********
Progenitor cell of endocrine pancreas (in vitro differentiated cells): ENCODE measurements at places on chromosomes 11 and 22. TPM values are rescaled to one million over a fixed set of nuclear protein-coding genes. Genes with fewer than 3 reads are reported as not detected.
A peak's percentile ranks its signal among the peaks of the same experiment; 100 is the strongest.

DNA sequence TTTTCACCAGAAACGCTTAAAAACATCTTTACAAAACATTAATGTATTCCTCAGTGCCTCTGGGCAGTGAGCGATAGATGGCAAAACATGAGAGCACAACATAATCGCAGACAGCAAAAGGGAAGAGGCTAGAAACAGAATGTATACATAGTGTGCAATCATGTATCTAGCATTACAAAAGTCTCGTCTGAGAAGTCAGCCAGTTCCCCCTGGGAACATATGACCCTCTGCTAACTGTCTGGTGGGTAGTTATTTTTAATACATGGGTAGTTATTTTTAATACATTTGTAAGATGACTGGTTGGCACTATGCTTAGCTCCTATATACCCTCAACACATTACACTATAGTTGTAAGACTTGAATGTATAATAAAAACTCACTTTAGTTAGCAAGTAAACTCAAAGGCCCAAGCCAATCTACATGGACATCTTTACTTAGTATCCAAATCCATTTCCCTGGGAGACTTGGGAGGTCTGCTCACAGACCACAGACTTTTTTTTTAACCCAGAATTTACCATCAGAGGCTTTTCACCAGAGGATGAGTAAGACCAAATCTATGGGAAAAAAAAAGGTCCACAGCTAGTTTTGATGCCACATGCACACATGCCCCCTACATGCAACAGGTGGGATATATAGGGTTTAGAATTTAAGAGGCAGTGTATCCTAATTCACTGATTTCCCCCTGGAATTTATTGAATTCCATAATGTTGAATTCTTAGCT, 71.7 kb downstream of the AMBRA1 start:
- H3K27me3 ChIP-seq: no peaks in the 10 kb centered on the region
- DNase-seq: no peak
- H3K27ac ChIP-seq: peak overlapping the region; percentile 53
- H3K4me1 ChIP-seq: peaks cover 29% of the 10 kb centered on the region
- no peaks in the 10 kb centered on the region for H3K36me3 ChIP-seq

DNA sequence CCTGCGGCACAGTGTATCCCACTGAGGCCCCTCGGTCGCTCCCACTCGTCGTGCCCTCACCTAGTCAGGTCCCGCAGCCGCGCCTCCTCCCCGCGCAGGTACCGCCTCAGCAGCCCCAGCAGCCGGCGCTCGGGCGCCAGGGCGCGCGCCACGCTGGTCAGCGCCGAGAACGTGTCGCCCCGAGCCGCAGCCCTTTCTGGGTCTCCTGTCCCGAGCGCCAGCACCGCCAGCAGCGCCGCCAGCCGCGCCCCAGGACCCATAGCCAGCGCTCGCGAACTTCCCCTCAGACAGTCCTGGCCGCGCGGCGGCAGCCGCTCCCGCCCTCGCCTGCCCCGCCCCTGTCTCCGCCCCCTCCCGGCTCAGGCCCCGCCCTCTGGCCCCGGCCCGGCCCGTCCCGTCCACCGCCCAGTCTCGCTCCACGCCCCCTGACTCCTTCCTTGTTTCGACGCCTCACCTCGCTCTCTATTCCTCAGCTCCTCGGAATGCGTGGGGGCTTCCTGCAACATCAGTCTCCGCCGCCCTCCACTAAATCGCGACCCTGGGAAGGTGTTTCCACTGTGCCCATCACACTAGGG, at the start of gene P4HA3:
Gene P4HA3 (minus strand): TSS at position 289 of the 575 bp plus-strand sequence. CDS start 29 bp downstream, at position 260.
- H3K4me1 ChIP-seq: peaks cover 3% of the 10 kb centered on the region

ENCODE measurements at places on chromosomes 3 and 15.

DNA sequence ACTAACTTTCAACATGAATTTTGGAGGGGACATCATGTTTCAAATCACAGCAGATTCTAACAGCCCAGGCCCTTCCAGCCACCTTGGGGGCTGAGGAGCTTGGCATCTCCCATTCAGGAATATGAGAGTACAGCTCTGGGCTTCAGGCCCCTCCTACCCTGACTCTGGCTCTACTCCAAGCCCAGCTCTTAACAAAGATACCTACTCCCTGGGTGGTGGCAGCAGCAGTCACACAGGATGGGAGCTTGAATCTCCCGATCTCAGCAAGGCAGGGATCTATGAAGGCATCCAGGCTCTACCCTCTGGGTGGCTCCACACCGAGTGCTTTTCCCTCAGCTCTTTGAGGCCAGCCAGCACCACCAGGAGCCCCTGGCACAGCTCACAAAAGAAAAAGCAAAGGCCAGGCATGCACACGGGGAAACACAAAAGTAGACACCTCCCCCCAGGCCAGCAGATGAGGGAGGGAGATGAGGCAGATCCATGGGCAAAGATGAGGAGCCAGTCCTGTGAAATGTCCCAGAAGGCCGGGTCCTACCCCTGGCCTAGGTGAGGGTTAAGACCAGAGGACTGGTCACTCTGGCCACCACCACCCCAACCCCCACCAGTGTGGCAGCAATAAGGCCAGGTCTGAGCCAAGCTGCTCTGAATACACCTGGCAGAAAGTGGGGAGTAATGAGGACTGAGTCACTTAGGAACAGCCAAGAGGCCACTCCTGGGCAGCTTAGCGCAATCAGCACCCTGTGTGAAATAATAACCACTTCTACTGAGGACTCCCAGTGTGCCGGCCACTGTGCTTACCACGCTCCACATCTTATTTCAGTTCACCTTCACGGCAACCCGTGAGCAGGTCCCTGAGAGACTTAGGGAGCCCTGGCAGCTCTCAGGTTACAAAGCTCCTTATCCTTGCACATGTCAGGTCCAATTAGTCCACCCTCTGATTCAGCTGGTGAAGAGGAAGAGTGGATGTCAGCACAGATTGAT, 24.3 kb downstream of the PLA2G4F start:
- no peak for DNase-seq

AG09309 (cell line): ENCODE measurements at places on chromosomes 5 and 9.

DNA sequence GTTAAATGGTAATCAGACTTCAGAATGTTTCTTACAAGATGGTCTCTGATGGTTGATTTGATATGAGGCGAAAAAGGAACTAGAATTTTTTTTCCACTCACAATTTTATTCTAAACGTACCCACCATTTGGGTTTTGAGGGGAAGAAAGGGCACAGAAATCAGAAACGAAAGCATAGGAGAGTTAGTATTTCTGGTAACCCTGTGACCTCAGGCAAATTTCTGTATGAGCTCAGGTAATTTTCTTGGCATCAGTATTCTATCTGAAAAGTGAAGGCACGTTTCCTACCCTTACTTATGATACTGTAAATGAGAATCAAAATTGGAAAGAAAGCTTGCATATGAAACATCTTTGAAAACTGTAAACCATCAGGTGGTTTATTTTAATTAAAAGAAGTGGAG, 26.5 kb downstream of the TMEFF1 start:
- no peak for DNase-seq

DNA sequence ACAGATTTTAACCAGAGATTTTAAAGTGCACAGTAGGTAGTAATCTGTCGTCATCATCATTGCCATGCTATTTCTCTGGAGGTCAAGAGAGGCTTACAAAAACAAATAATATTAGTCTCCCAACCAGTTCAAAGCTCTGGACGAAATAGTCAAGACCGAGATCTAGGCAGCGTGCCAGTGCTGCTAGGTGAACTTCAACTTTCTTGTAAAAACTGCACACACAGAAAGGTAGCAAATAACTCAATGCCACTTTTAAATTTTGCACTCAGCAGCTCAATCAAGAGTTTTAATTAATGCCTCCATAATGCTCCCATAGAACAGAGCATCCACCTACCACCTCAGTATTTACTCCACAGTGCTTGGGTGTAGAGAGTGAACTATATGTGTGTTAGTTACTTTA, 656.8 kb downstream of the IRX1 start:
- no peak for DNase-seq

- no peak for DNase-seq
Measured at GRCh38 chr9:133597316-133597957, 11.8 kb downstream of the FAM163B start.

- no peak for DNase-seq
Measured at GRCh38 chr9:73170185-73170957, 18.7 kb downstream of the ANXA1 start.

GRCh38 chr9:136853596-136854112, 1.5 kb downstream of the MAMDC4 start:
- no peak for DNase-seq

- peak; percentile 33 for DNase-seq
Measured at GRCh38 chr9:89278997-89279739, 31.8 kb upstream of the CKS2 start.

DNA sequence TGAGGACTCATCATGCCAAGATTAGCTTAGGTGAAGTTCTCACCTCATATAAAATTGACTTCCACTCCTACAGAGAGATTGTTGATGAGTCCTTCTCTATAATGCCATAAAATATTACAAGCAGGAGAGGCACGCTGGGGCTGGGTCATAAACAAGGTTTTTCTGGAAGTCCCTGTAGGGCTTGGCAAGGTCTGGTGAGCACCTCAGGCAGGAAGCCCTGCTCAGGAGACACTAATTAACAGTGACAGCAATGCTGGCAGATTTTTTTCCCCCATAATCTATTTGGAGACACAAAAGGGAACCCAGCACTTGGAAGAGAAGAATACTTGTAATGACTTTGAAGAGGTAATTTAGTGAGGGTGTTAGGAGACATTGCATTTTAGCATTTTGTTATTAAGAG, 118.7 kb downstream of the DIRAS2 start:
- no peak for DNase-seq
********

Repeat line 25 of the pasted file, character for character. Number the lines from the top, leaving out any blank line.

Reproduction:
- no peak for DNase-seq